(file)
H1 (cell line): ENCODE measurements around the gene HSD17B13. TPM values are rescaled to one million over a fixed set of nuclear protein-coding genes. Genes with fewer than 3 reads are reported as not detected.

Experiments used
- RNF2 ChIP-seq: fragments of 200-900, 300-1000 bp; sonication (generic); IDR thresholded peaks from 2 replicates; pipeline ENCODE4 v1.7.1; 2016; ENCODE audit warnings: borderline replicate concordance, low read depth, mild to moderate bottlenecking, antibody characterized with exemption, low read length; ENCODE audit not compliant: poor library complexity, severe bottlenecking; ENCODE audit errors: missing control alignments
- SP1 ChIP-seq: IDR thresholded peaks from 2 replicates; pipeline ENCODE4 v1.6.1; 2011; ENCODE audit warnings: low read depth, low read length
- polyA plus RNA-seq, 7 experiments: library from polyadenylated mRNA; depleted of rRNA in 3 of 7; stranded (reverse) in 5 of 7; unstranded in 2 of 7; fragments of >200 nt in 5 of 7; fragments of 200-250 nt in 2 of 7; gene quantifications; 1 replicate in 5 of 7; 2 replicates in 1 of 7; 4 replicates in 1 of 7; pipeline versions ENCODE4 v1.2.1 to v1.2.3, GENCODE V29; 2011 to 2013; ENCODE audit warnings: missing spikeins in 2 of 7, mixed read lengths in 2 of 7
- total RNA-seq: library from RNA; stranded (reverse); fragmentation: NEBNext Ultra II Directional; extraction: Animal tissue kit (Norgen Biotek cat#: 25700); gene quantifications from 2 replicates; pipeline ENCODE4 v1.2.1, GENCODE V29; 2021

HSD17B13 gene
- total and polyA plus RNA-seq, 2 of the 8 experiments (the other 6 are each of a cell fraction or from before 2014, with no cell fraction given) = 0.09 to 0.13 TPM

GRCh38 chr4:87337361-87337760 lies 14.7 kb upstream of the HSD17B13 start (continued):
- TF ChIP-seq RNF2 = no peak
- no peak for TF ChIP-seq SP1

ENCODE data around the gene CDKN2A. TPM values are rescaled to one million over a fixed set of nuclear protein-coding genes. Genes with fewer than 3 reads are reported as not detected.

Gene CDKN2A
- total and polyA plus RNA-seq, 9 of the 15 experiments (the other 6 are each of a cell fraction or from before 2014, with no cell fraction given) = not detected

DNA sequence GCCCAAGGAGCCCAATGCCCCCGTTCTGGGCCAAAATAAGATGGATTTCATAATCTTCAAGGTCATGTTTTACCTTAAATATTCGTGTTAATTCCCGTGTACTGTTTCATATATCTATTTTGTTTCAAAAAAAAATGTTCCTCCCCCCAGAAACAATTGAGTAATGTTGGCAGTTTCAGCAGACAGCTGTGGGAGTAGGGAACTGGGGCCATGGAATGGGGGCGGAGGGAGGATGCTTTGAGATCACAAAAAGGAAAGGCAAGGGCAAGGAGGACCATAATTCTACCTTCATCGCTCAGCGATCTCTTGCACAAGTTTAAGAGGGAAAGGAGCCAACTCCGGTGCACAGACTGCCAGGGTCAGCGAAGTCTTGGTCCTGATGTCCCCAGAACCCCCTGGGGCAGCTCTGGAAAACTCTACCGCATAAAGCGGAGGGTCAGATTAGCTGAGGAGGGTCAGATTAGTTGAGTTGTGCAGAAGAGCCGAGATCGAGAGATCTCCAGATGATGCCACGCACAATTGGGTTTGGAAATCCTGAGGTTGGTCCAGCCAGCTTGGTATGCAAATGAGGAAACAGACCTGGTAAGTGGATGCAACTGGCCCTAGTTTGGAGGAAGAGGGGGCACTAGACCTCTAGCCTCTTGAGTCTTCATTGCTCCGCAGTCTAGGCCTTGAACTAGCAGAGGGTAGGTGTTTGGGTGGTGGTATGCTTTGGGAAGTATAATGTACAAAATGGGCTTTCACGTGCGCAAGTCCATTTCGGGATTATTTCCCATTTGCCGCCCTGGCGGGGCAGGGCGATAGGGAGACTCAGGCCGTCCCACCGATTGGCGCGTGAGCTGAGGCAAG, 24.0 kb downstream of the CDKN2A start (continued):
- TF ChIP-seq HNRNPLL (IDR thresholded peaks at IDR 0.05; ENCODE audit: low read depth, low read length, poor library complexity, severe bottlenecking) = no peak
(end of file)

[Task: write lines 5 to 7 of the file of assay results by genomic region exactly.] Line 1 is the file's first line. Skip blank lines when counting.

- polyA plus RNA-seq, 7 experiments: library from polyadenylated mRNA; depleted of rRNA in 3 of 7; stranded (reverse) in 5 of 7; unstranded in 2 of 7; fragments of >200 nt in 5 of 7; fragments of 200-250 nt in 2 of 7; gene quantifications; 1 replicate in 5 of 7; 2 replicates in 1 of 7; 4 replicates in 1 of 7; pipeline versions ENCODE4 v1.2.1 to v1.2.3, GENCODE V29; 2011 to 2013; ENCODE audit warnings: missing spikeins in 2 of 7, mixed read lengths in 2 of 7
- total RNA-seq: library from RNA; stranded (reverse); fragmentation: NEBNext Ultra II Directional; extraction: Animal tissue kit (Norgen Biotek cat#: 25700); gene quantifications from 2 replicates; pipeline ENCODE4 v1.2.1, GENCODE V29; 2021

HSD17B13 gene